Tuesday, February 5, 2013

I was eating lunch with a friend today...

and Sirius XM's '80s station was playing "Our House." I mumbled something about hating it, and the following conversation happened:

Her: Is this the Beatles?
Me, half-incredulous: No, this is the '80s station.
Her: Oh yeah then, of course it's not the Beatles. These guys sound like they actually have talent.
Me, thinking: This from the girl who goes into conniptions when I say a bad word about Adele?* -_-*

I know that her comment was mainly to (try to) get my goat, but it got me thinking: just how did that song become a hit anyway? It doesn't sound like there's much to it besides a single lyric and a key change. So I just now looked it up, and I was completely shocked by what I heard:

A really good pop song.

I could swear that every time I've heard that song before, all that played was the chorus, so I was convinced that's all there was too it. And I know I've heard the full song in a variety of environments with a range of background-noise volumes, and I'd never picked up any of the horns, strings, or verses. So now I'm stuck wondering if this has happened with other songs, if I've become so jaded by one annoying repeated section of a song that I always hear but never actually listen to, and my brain fills in the blanks with the memory of that section because I assume that's all there is to it.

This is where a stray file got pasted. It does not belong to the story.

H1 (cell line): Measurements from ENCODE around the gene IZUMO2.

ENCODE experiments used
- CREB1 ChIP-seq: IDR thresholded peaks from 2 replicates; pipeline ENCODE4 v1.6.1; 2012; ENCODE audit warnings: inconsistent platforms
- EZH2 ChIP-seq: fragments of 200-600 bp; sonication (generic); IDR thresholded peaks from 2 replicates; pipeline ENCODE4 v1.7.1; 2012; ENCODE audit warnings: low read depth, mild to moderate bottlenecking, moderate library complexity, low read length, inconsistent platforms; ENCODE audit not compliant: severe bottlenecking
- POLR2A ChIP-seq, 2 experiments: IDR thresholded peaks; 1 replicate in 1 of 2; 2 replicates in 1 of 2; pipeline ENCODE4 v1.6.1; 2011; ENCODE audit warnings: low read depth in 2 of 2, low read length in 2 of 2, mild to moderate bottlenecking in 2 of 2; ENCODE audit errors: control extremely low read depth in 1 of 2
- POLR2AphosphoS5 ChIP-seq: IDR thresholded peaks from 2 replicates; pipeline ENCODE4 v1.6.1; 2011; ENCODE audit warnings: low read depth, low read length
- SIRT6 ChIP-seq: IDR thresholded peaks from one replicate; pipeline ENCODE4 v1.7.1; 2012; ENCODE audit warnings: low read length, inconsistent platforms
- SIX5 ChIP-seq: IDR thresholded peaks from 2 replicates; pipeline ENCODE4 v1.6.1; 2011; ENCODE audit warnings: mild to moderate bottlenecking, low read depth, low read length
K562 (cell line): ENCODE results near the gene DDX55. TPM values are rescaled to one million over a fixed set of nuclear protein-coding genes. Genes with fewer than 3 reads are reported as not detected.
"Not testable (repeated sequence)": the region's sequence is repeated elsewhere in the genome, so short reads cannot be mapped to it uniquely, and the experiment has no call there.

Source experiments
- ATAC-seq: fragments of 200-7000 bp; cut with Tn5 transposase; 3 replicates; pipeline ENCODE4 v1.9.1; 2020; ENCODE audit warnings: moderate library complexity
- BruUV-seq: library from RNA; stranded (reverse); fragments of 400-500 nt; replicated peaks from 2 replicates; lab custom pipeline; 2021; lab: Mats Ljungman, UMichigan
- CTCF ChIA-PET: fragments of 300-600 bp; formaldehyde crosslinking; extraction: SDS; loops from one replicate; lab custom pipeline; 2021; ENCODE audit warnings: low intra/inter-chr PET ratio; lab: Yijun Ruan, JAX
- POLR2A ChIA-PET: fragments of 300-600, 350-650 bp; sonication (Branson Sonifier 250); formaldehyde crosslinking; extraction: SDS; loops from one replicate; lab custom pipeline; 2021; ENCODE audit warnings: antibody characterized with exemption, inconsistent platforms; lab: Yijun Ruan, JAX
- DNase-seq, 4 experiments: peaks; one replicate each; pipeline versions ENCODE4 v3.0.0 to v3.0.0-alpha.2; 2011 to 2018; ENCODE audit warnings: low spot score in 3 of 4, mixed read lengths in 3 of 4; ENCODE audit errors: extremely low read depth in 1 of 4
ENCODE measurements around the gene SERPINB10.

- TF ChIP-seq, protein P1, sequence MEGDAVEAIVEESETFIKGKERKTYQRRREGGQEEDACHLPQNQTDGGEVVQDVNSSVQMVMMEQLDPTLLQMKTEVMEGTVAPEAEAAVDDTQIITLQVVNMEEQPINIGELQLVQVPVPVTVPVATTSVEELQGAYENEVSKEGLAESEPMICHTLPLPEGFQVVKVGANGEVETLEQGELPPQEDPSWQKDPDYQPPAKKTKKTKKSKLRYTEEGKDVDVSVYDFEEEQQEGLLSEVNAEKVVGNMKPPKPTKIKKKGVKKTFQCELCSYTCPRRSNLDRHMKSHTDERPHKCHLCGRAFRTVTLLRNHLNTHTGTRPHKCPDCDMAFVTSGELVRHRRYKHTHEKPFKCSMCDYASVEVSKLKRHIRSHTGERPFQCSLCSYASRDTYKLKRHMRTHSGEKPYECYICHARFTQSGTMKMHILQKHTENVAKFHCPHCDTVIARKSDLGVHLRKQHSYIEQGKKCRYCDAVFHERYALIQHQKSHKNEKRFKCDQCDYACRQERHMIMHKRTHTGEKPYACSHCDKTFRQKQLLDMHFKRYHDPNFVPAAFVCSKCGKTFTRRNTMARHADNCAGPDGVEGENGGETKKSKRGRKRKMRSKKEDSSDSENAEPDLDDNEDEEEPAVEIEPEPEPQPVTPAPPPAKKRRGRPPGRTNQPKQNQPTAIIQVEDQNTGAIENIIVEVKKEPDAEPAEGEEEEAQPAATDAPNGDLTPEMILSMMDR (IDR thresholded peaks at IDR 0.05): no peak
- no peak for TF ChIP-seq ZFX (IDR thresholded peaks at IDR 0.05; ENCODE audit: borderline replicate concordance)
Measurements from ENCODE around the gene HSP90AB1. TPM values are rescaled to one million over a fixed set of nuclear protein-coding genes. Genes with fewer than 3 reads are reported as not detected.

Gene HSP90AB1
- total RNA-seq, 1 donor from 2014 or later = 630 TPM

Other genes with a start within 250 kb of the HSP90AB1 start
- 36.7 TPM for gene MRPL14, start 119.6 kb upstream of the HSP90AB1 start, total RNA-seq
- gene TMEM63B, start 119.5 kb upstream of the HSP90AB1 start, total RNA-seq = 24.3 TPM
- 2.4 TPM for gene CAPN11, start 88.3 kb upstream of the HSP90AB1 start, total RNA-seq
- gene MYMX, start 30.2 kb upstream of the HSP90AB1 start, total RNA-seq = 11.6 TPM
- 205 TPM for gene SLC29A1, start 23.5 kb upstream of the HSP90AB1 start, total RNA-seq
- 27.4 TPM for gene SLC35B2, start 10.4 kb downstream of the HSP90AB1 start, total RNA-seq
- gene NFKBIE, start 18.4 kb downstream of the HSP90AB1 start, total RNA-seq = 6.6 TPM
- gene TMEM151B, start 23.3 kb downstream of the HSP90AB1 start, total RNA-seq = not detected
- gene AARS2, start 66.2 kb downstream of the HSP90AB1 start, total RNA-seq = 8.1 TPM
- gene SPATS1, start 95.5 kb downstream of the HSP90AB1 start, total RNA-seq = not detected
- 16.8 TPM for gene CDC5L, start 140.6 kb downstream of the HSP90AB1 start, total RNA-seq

What classic pop gems have I been missing out on thanks to my scumbag brain? For that matter, what does this mean for how I hear current pop? Maybe deep down I actually like Top 40 hits; maybe my mind can't find middle ground between liking thoughtful, creative music and hyper-processed corporate bubblegum schlock so I've convinced myself that the one small flaw I find in every pop hit is reason enough to hate the whole song!!

Or maybe not.

*Not saying she's talentless, but I for one can't see much influence she's had on pop music that extends beyond her own success; coupled with the fact that I don't enjoy anything I've heard by her, I have about as much need for her as my friend does for the Fab Four.